Officials say long-term exposure or drinking can lead to cancer.
However, it does say people should not be concerned.
“At this point, it's our belief that water systems are ensuring that water that goes to their customers should be at levels lower that could have a health impact but they are asking us for specifics on what that safe line would be. That's why we are holding these public meetings and we are certainly encouraging public participation. But there is no immediate health risk,” said George Kostyrko with the State Water Board.
One of three workshops to inform the public about TCP will be held in Bakersfield.
It will include a staff presentation with information as well as the potential health concerns associated with it.
The meeting is next Tuesday, July 26 at the Kern County Public Health Department from 1 p.m. to 3:30 p.m. at the Mojave/Sierra room.
The State Water Board says it will use public input to establish its final maximum contaminant level recommendation.
Officials hope to have that number set by the end of the year.
By Kahtia Hall
July 26, 2016
BAKERSFIELD, Calif. (KBAK/KBFX) — The State Water Resources Board met with the public Tuesday to discuss plans to monitor the high levels of 1,2,3-TCP that have been found in public wells across Kern County.
The cleaning solvent 1,2,3-TCP is also associated with pesticide products.
Back in the 1940s, Dow and Shell started to use this product as a fumigant. Even though, they had evidence it was harmful to humans, they continued to use it anyways. By the '90s, 1,2,3- TCP was banned, but by that time the toxin had found it's way into the groundwater.
Anything over 5 ppt is considered toxic, and currently there are 117 public wells across Kern County that have are over this limit of 1,2,3-TCPs.
Even though, high toxins have been found, water providers do not have to do anything about it. This carcinogen is can be absorbed through the drinking water or by breathing it in the home.
The State Water Resources Board met Tuesday to discuss plans to come up with a MCL, or maximum contaminant level, making an effort to regulate these toxins.
"When that is in place, water systems will have to test for that along with all the other chemicals that they test for. That will be part of their weekly, monthly or daily, in some instances, part of their reporting," said Andrew DiLuccia, spokesperson for the State Water Resources Board.
If water providers exceed this level, they will be forced to put in treatment. One of the main kinds of treatment officials are looking at is called granulated active carbon. Diluccia said this kind of treatment has been used for decades and is cost-effective.
Residents living in the Arvin community say they have seen a high number of cancer-related deaths, and everyone Eyewitness News talked to links those deaths to the toxic water.
"I went back to Arvin five years ago, and ever since I moved back, just around my block, five ladies have passed away from cancer, and then there is three cancer survivors, and I always thought something is not right here ... something is not right," said Elizabeth Martinez, an Arvin resident.
No current cases have been linked to the contaminant. But, according to the State Water Resources Board, drinking high levels of 1,2,3-TCP over 70 years can increase risks of developing cancer.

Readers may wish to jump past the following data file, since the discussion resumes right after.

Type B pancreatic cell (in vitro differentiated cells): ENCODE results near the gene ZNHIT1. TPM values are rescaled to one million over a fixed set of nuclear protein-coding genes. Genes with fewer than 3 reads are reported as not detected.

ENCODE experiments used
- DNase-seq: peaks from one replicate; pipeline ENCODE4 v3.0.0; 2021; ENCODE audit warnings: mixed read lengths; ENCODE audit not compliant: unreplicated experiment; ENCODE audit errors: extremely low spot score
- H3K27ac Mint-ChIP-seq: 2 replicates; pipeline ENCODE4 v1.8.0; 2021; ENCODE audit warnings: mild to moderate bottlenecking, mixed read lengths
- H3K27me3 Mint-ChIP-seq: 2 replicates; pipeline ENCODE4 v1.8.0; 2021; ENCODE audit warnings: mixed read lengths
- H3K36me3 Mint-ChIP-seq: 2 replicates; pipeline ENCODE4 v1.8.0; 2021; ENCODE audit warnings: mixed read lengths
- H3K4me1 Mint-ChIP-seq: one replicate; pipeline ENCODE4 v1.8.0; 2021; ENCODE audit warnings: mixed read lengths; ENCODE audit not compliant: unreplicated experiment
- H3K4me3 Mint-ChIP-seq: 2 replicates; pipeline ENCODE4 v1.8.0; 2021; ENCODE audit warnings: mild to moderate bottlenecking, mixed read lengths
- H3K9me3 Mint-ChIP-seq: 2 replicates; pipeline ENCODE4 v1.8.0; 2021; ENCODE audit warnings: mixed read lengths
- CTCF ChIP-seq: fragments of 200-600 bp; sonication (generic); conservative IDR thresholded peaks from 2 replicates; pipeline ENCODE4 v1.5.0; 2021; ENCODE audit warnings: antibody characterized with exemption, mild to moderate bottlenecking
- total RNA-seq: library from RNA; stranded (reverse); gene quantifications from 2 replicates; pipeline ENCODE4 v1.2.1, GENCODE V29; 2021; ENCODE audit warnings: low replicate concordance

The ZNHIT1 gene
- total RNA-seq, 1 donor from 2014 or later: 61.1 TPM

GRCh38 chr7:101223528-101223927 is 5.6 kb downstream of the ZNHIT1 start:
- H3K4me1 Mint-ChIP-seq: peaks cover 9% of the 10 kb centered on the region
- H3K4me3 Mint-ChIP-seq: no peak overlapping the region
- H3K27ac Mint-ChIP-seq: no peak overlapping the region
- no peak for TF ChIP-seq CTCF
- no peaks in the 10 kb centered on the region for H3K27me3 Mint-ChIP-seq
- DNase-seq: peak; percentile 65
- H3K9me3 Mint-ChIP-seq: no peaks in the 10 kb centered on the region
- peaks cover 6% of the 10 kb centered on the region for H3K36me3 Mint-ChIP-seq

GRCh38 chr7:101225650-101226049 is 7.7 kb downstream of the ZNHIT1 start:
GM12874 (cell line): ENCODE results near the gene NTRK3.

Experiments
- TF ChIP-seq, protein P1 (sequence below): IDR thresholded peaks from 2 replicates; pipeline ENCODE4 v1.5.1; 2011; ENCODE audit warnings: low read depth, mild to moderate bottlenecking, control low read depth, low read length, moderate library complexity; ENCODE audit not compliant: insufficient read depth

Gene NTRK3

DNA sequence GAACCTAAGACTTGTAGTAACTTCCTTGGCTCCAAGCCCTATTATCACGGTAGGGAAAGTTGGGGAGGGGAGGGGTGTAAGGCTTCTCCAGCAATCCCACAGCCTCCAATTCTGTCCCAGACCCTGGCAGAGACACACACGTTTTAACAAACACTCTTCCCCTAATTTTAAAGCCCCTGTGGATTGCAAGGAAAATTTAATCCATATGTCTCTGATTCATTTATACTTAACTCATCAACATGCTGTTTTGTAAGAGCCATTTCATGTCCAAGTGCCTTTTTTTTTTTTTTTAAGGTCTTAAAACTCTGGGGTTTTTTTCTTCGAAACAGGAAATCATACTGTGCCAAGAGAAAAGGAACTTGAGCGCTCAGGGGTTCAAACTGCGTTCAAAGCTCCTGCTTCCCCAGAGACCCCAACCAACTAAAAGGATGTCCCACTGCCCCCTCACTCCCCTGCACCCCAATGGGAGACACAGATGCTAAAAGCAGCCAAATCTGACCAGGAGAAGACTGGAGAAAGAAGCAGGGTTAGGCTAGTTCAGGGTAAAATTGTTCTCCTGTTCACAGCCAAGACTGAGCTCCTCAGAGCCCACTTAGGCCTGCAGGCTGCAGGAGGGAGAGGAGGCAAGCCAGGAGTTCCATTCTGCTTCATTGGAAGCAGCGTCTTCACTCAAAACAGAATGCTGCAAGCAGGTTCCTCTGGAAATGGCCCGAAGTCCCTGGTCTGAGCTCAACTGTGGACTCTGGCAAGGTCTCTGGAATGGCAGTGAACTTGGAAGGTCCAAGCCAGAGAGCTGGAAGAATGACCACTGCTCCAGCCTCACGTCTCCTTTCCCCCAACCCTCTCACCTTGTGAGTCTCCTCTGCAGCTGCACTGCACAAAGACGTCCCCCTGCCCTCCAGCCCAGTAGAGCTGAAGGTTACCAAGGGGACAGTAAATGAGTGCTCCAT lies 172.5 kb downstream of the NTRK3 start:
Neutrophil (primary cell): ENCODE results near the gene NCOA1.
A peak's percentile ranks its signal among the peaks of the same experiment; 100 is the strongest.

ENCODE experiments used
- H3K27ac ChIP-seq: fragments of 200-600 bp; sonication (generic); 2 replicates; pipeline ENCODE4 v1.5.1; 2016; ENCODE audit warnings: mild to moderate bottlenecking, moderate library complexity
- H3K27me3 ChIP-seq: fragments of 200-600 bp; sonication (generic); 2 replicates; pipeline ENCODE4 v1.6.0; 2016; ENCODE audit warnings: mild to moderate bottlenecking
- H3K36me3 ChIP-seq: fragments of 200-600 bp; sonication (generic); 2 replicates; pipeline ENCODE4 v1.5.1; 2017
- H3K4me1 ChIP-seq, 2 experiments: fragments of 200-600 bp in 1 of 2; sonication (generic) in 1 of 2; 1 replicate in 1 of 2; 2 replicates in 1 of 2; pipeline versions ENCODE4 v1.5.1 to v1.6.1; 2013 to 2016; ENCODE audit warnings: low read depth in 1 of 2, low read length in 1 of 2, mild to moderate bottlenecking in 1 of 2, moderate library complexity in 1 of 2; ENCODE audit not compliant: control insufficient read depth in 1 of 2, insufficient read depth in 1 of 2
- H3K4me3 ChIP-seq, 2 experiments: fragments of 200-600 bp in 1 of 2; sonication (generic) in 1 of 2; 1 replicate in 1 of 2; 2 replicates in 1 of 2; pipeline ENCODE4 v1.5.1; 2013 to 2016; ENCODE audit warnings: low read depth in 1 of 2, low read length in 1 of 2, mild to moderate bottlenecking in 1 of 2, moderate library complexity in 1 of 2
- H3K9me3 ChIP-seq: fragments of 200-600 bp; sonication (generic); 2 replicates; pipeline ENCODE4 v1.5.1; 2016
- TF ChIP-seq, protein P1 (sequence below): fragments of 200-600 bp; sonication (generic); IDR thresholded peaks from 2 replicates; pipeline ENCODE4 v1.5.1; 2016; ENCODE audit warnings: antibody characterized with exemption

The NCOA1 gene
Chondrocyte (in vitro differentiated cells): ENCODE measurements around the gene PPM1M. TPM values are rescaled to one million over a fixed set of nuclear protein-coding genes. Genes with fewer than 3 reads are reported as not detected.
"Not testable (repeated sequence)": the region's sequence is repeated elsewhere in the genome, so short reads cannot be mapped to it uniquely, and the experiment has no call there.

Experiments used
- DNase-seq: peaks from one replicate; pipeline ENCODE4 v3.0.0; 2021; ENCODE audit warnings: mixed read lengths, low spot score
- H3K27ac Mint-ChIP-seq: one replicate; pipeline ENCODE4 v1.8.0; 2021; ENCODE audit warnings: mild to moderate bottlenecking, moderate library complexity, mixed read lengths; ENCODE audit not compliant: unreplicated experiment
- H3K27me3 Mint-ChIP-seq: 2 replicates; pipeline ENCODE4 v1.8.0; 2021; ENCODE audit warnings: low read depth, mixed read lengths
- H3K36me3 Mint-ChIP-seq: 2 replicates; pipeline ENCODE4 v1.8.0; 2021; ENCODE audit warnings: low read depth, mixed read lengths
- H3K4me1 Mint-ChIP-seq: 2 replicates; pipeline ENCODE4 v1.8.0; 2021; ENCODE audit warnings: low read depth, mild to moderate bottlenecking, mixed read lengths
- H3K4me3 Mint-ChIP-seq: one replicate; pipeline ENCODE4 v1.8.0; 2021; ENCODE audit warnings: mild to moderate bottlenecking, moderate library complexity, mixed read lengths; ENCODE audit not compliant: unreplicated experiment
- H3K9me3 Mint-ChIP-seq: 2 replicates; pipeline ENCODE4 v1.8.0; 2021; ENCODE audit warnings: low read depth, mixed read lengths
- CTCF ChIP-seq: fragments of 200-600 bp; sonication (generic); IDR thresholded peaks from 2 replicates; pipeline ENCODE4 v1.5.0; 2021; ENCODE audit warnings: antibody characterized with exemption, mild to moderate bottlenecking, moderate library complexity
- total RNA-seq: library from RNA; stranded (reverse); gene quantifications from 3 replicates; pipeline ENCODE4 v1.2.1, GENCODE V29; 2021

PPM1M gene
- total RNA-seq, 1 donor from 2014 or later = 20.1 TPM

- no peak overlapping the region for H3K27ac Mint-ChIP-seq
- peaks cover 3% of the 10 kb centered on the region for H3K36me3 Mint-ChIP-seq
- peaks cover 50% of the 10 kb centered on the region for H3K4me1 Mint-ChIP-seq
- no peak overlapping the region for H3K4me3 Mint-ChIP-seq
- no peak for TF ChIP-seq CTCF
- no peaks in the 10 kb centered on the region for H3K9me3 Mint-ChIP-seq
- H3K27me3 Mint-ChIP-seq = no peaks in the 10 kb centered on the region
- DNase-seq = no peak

California State Water Board holds meeting in Bakersfield about high levels of 1,2,3 TCP in the water
By Jessica Harrington
July 26, 2016
BAKERSFIELD, Calif. - The State Water Board held a public workshop in Bakersfield Tuesday on the pesticide byproduct 1,2,3-Trichloropropane (TCP).
The workshop was the second of of three meetings the State Water Board is holding in regards to 1,2,3 TCP.
"My concern is that the water has different kinds of things that, that we -- a lot of people don't know about," said James Guzman who attended the meeting Tuesday.
On July 21, 2016 the State Water Board held the first of three meetings. In the first meeting, the State Water Board staff shared a preliminary proposal to set the TCP drinking water standard at 5 parts per trillion, which experts say is the most health-protective standard.
"You don't get sick right away or anything like that, but over a long period of time, there could be a chance," said Andrew DiLuccia, a spokesperson for the State Water Board. However, he said that's why the water board wants to implement regulations -- to prevent it from happening altogether.
Currently, Kern County's water is about 200 times that amount, something experts say is extremely dangerous and can cause cancer.
The carcinogen is not regulated in water, companies are simply required to tell their customers that the water is higher than 5 parts per trillion.
State Water Officials said resident increase the likelihood of developing cancer if they drink two liters of the water per day for 70 or more years.
"You know if we can eliminate any possible exposure, why not do it?" said Jerry Tinoco, a coordinator for the south Kern community for the Community Water Center.
The proposed regulation would give the State Water Board the option to take action if a water company exceeds more than 5 parts per trillion of 1,2,3 TCP in the water.
"Setting the standard at this level would help protect the lives of hundreds of thousands of Californians who currently drink water contaminated with TCP," Asha Kreiling posted on the CWC website.
Kreiling said CWC expects the standard will be presented later this year and hopes it will be formally adopted by next spring, around April.
For more information about 1,2,3 TCP visit the State Water Board website here.